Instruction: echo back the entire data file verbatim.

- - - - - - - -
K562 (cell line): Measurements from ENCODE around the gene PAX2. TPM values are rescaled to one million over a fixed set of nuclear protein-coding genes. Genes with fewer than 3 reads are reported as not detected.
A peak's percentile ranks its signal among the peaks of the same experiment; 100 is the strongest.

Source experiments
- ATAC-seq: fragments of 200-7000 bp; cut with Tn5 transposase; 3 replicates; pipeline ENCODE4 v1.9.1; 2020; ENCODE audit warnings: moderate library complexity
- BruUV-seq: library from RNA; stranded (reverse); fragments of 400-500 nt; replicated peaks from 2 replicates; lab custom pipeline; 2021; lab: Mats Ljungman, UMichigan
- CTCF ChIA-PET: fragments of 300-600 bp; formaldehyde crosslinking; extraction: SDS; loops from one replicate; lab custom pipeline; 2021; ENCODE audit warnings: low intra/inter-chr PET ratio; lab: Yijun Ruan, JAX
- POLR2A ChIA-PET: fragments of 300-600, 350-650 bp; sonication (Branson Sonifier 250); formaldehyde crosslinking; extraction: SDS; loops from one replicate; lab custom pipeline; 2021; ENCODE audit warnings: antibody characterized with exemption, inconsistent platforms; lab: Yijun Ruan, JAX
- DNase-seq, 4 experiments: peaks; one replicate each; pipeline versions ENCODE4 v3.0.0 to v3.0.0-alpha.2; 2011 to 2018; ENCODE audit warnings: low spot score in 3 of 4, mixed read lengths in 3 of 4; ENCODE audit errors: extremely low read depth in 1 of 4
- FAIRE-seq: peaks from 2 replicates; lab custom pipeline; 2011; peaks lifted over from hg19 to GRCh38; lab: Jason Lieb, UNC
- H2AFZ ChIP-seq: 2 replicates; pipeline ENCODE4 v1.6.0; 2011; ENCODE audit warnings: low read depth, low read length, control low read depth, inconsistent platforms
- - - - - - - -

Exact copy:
K562 (cell line): Measurements from ENCODE around the gene PAX2. TPM values are rescaled to one million over a fixed set of nuclear protein-coding genes. Genes with fewer than 3 reads are reported as not detected.
A peak's percentile ranks its signal among the peaks of the same experiment; 100 is the strongest.

Source experiments
- ATAC-seq: fragments of 200-7000 bp; cut with Tn5 transposase; 3 replicates; pipeline ENCODE4 v1.9.1; 2020; ENCODE audit warnings: moderate library complexity
- BruUV-seq: library from RNA; stranded (reverse); fragments of 400-500 nt; replicated peaks from 2 replicates; lab custom pipeline; 2021; lab: Mats Ljungman, UMichigan
- CTCF ChIA-PET: fragments of 300-600 bp; formaldehyde crosslinking; extraction: SDS; loops from one replicate; lab custom pipeline; 2021; ENCODE audit warnings: low intra/inter-chr PET ratio; lab: Yijun Ruan, JAX
- POLR2A ChIA-PET: fragments of 300-600, 350-650 bp; sonication (Branson Sonifier 250); formaldehyde crosslinking; extraction: SDS; loops from one replicate; lab custom pipeline; 2021; ENCODE audit warnings: antibody characterized with exemption, inconsistent platforms; lab: Yijun Ruan, JAX
- DNase-seq, 4 experiments: peaks; one replicate each; pipeline versions ENCODE4 v3.0.0 to v3.0.0-alpha.2; 2011 to 2018; ENCODE audit warnings: low spot score in 3 of 4, mixed read lengths in 3 of 4; ENCODE audit errors: extremely low read depth in 1 of 4
- FAIRE-seq: peaks from 2 replicates; lab custom pipeline; 2011; peaks lifted over from hg19 to GRCh38; lab: Jason Lieb, UNC
- H2AFZ ChIP-seq: 2 replicates; pipeline ENCODE4 v1.6.0; 2011; ENCODE audit warnings: low read depth, low read length, control low read depth, inconsistent platforms